The exact shape and contours were directed by Lewis in the hot shop to be as close as possible to the traditional Maori adze blade (toki) form, although the adze was also a common Northwest Coast carving implement. As the adze in Maori culture represents genealogy dating back to the first man, I chose a spirit human form representing the first Northwest Coast carver.
This sculpture honours the revered adze form. The adze, like most early Maori pieces, was a functional implement with a greenstone (pounamu - nephrite jade) blade having the ability to hold a very sharp edge. The pounamu material was highly sought-after and prized by Maori as valuable taonga (treasures). When these tools were not used, the blades were sometimes worn to keep them safe and show the translucency of the stone. Eventually over time, with the introduction of steel, the adze took on a new form of the tiki. The adze is still regarded as an important sculptural form of the two mediums — wood and pounamu.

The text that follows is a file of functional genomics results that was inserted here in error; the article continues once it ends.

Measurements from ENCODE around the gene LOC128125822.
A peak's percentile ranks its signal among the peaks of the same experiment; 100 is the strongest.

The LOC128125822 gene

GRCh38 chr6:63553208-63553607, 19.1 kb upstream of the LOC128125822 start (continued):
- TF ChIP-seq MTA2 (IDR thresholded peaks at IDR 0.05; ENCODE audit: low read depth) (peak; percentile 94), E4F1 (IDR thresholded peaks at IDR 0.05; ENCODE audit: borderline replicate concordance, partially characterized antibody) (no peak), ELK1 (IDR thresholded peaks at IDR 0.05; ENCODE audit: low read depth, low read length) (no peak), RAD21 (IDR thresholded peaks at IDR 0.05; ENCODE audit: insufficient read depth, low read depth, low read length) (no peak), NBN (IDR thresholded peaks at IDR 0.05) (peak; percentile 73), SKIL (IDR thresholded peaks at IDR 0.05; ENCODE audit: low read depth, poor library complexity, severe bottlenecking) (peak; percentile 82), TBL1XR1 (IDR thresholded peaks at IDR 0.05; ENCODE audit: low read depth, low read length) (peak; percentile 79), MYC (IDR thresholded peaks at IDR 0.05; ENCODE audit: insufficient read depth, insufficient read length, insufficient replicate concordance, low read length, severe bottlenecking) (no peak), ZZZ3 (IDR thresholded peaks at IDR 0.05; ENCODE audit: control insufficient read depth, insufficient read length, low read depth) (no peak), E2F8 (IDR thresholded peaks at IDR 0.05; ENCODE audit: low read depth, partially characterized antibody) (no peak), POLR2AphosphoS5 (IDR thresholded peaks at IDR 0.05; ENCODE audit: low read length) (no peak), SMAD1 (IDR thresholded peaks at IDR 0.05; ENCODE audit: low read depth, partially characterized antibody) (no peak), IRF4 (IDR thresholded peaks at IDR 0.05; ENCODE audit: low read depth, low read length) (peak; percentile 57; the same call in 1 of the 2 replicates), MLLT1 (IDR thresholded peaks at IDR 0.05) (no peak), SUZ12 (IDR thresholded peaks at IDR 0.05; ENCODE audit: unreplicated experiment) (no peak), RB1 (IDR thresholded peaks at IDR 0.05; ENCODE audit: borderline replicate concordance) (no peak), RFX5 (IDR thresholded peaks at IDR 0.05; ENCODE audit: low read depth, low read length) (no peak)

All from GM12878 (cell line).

Collaboration for the Fire & Water: Pacific Visions in Glass and Jade exhibition, 2007.
Collaborations between great artists are historically rare, despite frequent attempts and enthusiastic interest to bring technical skills and artistic chemistry together. In the end, it often seems that personal careers, distance, and other issues make these projects too difficult to realize. What makes this particular collaboration even more remarkable is that the two artists are geographically in different hemispheres — almost at polar opposites of the world.
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